Part of the debate – in the House of Lords at 4:44 pm on 3rd November 2008.

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Photo of Lord Haskel Lord Haskel Labour 4:44 pm, 3rd November 2008

My Lords, as other noble Lords have said, the past few weeks have seen some extraordinary events, which will impact on the lives of us all. So I welcome this debate to try to understand better what needs to be done to ensure that we all get through the difficult times ahead. First, let me deal with the politics. Noble Lords opposite say that this crisis is the Government's fault because, as the Minister reminded us, we did not fix the roof when the sun was shining, or share the fruits of growth, or put something aside for a rainy day. This is sloganising; it is not a serious attempt to get to grips with a difficult situation.

This is largely a financial crisis, which was caused by mistakes and misjudgments made in the financial sector. I think that the mistake was for the financial sector to think that it no longer needed properly financed institutions to carry risk and that the market could do it. To a large extent, we all believed that. But when this was tested and carried to excess, the whole thing collapsed, which is why the Government were absolutely right to recapitalise the banks. We need institutions with capital in reserves to carry financial risk for business and for the public. We cannot leave that to the market. Someone famous said that the first responsibility of leadership is to define reality, which we did and we acted. No amount of moralising, sloganising or interventions by noble Lords opposite is a substitute for understanding the reality and acting.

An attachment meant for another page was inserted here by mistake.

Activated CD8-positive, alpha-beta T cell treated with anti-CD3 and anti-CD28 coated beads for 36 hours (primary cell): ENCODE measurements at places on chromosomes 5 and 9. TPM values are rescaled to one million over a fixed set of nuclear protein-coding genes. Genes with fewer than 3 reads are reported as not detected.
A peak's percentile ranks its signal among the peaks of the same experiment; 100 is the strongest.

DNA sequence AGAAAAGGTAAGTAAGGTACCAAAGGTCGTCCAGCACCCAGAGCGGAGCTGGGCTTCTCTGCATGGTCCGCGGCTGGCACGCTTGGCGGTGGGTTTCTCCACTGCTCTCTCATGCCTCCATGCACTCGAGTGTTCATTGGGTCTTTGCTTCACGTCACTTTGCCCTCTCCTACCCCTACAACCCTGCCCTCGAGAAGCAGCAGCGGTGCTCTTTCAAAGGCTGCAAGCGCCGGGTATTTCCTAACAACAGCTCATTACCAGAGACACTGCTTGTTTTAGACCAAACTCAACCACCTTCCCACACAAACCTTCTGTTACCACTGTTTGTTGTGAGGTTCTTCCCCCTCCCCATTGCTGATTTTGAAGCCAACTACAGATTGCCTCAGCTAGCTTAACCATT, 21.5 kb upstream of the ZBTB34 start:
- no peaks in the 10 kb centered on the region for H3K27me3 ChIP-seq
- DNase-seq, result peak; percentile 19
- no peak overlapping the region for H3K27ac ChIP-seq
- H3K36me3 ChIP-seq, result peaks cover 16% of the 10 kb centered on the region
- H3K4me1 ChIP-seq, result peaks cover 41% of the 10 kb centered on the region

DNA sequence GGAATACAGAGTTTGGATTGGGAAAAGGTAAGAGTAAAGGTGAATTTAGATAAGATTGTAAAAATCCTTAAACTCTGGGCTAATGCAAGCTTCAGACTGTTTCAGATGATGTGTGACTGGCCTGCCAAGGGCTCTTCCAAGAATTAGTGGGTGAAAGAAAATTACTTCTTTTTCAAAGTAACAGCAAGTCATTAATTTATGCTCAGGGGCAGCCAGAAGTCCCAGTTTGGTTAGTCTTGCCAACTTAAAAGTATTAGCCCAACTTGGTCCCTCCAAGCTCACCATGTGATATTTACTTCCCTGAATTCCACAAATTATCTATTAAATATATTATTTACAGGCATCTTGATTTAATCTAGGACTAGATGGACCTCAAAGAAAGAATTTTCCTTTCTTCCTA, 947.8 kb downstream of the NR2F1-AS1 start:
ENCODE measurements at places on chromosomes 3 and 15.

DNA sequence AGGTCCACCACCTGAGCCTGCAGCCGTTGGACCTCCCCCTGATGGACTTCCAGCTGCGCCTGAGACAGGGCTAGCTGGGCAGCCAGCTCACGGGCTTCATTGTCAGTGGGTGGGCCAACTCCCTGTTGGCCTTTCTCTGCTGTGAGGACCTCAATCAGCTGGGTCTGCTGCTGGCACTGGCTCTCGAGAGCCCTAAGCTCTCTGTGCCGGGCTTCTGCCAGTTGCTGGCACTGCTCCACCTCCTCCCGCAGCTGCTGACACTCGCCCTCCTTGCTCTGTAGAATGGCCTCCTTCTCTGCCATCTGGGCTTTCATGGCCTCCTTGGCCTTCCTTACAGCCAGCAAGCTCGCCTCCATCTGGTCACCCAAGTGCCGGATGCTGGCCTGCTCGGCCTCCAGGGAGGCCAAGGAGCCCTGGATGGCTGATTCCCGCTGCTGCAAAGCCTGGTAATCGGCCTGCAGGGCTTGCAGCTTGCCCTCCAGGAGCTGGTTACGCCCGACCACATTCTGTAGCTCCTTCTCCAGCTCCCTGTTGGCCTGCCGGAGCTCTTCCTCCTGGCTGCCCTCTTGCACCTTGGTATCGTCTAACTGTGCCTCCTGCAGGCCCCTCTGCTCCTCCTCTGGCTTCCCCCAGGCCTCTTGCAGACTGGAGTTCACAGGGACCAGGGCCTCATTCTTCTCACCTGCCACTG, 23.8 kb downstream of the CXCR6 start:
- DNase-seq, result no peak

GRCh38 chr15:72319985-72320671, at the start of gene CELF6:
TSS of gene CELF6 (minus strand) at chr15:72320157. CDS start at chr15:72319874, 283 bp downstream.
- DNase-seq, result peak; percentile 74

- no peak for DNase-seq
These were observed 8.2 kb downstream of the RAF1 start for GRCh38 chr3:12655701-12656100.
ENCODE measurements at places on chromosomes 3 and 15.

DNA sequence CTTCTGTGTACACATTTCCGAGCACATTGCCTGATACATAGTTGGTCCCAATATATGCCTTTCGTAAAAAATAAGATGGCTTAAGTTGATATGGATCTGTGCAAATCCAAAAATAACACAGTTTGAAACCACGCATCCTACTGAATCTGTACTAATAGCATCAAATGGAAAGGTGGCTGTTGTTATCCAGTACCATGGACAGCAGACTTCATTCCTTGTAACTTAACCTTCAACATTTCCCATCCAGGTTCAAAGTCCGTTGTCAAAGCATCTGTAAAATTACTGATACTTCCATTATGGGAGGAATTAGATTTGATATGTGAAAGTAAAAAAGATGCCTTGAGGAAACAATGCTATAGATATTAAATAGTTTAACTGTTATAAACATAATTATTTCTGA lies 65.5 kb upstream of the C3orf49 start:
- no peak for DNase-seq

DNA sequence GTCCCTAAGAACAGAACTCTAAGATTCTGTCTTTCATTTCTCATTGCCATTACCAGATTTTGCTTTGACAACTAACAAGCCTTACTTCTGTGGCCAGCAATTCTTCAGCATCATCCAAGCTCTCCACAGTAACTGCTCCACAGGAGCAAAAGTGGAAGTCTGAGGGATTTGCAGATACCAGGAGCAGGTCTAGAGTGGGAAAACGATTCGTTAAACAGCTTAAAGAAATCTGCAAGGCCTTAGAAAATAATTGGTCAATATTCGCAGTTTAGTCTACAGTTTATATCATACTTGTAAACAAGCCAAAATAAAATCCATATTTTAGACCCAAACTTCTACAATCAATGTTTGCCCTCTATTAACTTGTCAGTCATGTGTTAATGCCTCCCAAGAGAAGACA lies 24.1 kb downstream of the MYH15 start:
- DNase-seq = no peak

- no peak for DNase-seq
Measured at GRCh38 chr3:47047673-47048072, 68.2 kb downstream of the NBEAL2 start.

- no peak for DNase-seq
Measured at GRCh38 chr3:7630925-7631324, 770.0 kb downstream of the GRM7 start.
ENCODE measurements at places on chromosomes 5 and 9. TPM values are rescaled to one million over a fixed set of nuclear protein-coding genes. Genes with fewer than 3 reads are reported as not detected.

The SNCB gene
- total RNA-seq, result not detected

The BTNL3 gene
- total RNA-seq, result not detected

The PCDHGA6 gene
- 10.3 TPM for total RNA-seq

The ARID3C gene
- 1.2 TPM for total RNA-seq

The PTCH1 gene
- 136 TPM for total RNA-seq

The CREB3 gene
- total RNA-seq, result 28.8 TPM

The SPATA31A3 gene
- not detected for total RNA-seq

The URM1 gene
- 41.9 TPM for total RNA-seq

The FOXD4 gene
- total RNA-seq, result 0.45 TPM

Where do we go from here? Certainly, we should move towards better regulation and supervision to stop this happening again, and to save the financial sector from excess and its own inadequacies. This must be done in the open and not in the dark. Regulators will have to be able to impose heavy penalties if timely and accurate information is not provided.

If we are not to end up in the bizarre world of Sarbanes-Oxley regulation, one matter has to be resolved. For many years, we have known that there are two types of shareholder. First, there are those who treat their shares as a financial instrument to be traded, on which the right reverend Prelate spoke, and, secondly, there are shareholders who see their shares as something to be nurtured and protected over the longer term. Both are important, but they are not the same.

This conflict has been well spelt out by Tomorrow's Company in its recent paper, Tomorrow's Owners, which puts it that the financial ownership role of shareholders now far outweighs the stewardship role of shareholders and that unless it is brought back into balance, our economy will suffer in both the financial sector and the real economy. If the rights and duties of stewardship are equally balanced with the rights and duties of ownership, less regulation will be required, especially for banks, which is the concern of most noble Lords who have spoken.

Last week, in his maiden speech, the Minister spoke of the benefits of good governance and effective regulation, and how he would like to continue to promote this in his ministerial role. Recently, the Prime Minister spoke of the need to address fairness, stewardship and co-operation in our financial system. It seems that they are speaking of morality of ownership in our financial system, which needs to be addressed. I put it to the Minister that a time of crisis is the time to address it, because renewal often emerges from crisis.